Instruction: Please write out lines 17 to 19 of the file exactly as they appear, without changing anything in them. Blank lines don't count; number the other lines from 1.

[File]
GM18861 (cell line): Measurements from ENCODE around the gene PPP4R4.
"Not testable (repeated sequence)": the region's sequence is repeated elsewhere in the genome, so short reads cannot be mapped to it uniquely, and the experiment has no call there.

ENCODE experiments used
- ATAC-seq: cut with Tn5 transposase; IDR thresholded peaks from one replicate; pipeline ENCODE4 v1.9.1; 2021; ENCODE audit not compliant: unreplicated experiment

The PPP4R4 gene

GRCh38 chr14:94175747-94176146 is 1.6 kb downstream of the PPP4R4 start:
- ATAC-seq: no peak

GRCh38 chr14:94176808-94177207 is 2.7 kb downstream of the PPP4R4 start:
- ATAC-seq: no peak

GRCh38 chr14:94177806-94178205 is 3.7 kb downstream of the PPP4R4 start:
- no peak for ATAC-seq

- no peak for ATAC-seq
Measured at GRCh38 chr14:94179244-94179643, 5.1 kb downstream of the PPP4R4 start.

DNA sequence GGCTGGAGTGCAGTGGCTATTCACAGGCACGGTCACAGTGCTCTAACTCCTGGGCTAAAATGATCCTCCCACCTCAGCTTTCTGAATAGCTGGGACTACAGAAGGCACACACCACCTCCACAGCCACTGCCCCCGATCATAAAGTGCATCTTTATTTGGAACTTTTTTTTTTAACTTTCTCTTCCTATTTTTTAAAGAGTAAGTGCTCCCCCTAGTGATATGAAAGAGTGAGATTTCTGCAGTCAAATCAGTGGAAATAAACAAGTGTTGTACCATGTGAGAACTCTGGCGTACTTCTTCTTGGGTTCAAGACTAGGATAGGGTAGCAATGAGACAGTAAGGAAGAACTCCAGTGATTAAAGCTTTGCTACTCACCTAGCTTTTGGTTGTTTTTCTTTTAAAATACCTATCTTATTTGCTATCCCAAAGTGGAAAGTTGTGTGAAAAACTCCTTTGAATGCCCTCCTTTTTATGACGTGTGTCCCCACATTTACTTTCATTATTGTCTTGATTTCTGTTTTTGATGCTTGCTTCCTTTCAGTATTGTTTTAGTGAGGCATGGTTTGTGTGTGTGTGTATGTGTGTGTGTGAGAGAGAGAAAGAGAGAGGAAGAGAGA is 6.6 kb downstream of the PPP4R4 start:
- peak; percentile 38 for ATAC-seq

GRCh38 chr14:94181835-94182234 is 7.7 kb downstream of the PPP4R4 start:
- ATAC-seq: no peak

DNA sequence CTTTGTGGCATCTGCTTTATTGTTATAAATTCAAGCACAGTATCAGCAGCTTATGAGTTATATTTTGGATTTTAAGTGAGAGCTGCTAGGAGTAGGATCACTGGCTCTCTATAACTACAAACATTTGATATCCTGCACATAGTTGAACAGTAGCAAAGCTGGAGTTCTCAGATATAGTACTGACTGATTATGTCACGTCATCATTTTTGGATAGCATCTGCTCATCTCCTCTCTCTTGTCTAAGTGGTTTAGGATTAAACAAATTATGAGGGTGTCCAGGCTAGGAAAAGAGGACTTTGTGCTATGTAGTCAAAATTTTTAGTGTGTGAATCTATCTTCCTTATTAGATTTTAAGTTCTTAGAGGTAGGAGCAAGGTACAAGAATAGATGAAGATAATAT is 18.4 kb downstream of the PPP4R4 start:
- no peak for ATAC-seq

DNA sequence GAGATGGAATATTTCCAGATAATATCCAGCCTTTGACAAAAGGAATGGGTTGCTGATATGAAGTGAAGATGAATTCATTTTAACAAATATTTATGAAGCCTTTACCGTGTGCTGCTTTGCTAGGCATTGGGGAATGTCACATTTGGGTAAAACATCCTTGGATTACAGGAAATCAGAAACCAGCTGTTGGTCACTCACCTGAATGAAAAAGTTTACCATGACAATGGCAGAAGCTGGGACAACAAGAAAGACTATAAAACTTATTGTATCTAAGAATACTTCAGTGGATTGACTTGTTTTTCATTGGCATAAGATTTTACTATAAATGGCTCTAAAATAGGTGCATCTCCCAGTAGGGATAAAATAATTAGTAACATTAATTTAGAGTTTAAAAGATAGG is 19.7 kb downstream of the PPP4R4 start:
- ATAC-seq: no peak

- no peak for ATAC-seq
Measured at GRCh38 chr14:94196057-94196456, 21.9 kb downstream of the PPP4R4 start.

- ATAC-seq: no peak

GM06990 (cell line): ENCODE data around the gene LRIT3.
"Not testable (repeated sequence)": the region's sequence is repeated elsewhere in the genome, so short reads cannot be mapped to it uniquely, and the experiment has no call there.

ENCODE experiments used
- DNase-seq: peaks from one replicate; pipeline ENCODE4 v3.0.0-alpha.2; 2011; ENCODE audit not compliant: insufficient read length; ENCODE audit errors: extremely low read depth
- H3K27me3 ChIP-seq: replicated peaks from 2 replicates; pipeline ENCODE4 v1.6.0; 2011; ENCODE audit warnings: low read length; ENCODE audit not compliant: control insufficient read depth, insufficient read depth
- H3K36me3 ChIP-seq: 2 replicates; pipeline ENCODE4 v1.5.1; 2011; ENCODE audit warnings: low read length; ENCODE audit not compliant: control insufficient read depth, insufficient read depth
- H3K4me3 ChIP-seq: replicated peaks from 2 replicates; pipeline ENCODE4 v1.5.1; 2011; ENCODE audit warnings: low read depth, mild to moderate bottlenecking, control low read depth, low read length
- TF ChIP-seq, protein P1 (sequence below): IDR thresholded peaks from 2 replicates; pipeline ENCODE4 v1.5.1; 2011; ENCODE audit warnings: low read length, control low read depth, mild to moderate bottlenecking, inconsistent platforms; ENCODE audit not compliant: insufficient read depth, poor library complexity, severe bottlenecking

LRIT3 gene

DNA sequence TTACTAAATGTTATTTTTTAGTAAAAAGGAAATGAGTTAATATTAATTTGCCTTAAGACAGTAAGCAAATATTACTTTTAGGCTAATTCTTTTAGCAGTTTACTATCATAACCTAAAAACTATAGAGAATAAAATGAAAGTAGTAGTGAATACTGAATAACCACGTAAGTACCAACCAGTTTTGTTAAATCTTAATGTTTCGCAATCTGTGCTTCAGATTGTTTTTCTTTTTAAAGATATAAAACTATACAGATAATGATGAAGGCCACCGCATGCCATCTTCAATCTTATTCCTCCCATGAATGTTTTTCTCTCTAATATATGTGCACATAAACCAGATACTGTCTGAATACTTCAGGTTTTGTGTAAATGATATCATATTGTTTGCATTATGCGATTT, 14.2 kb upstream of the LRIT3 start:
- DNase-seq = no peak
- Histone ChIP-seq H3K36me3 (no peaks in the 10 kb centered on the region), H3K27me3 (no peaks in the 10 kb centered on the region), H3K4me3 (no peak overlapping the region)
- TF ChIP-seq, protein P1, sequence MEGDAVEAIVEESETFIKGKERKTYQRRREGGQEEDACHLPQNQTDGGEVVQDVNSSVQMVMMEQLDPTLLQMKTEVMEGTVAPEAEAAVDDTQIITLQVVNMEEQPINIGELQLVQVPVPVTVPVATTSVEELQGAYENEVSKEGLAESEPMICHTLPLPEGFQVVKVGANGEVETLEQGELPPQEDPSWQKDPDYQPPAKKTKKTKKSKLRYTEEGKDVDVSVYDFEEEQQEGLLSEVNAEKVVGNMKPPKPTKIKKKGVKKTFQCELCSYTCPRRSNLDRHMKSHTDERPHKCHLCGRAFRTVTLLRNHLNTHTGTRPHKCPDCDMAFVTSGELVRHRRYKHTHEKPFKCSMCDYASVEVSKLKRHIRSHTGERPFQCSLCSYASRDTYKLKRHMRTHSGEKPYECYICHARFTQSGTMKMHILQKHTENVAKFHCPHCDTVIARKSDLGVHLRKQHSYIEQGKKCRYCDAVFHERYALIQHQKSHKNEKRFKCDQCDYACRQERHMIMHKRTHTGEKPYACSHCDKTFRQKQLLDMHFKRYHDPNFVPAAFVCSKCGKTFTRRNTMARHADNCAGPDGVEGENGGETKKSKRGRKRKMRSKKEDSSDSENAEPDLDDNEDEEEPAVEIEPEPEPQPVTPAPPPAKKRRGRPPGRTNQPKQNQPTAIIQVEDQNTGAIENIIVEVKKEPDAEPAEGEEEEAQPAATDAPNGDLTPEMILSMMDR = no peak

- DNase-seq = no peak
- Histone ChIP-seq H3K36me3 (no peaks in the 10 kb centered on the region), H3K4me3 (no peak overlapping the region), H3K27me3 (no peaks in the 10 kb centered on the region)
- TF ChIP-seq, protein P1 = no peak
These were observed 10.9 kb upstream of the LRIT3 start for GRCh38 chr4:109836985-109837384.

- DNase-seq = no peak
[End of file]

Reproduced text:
- ATAC-seq: no peak

DNA sequence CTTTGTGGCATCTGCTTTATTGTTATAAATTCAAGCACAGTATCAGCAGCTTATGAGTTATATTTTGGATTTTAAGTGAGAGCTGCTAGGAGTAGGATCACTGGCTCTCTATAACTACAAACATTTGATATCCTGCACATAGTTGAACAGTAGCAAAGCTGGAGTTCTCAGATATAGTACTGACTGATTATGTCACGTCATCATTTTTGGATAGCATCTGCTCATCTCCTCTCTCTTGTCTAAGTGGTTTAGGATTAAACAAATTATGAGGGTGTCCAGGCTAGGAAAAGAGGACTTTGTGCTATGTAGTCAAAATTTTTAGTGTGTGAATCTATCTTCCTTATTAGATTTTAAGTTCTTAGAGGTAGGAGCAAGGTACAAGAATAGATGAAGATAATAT is 18.4 kb downstream of the PPP4R4 start:
- no peak for ATAC-seq